TELFORD VICE in Manchester
“EMAWENI webaba … Silale maweni … Webaba silale maweni …” Could there be a less congruous setting for that lilt to leak into than a damp, desolate afternoon at Old Trafford, the wind whipping at the security staff’s day-glo bibs, themselves a cruelly bright joke in the gloom?
Not to South Africans trying to remember what it feels like to wear a pair of shorts. England isn’t short of rooibos and biltong, but it has about as much decent weather as Cape Town has water. Summer? Where? When?
“Homeless, homeless …
“Moonlight sleeping on a midnight lake …”
Damn you and your magic spell of a voice, Joseph Tshabalala, even if you’re only doing your bit to test the ground’s sound system.
It was Thursday, the day before the start of the last test in a series South Africa can no longer win, which has followed a failed one-day rubber, a dog’s breakfast of a Champions Trophy campaign, and a T20 series that sticks in the memory only to remind us that it, too, was lost.
When did all that start? May 19 with a tour match against Sussex at Hove …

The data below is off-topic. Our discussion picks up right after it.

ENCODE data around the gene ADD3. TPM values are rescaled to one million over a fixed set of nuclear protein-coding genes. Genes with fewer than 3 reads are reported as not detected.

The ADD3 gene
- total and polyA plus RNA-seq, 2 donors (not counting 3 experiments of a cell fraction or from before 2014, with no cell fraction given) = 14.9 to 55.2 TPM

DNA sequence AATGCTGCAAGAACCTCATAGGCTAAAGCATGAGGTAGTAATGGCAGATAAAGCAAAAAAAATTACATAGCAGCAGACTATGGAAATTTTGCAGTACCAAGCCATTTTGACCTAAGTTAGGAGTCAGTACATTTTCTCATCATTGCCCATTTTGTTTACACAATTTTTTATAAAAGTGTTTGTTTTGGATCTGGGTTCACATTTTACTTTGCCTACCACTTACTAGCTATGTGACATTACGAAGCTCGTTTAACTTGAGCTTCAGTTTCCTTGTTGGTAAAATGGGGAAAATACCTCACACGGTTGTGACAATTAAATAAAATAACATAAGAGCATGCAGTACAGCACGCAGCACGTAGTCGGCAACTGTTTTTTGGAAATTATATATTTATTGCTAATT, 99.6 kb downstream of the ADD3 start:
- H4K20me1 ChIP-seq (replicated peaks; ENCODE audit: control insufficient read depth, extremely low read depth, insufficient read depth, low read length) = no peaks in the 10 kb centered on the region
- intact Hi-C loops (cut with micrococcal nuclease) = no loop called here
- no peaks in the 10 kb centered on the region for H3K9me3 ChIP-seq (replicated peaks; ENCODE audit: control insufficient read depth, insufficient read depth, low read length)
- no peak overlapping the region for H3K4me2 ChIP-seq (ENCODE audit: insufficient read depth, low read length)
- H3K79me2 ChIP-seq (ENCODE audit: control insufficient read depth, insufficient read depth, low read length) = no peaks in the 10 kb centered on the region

Morne Morkel and Chris Morris have been here for the duration. Test squad members Faf du Plessis, Hashim Amla, Quinton de Kock, Kagiso Rabada, Keshav Maharaj and Andile Phehlukwayo were also around for the ODIs, which started on May 24.
Been an age, hasn’t it?
“It’s a very long tour, and it’s an extremely long time to be away from home,” Du Plessis said. “We had a break in the middle [during the T20s], but having the tests at the end makes it even more of a challenge.”
Hang on. Du Plessis wasn’t around for the first test at Lord’s, which he watched from home while holding his newborn daughter in his arms. How clever does that decision look in light of England’s 211-run win there?
“If I have the opportunity again I’d do exactly the same thing, knowing what my wife went through,” he said. “Even if I played, mentally I wouldn’t have been there 100%.
“That wouldn’t have been fair to my team. It’s about giving the best of you when you’re there.”
Not that South Africa have given their best. Instead they’ve played below themselves, which the test series has magnified.
“On long tours like this you need to start with the test matches and end with the T20s, but that’s just the way the schedule is and that’s not an excuse,” Du Plessis said.
“But in a perfect world that would work better.”
Perfection. That seemed in touching distance while Du Plessis’ test team were reeling off series victories over New Zealand, home and away, Australia and Sri Lanka. No longer.
“We haven’t settled on what we want to be as a test team,” Du Plessis said. “The big issue is four seamers versus seven batsmen.”
Decide already: India are coming, then Australia.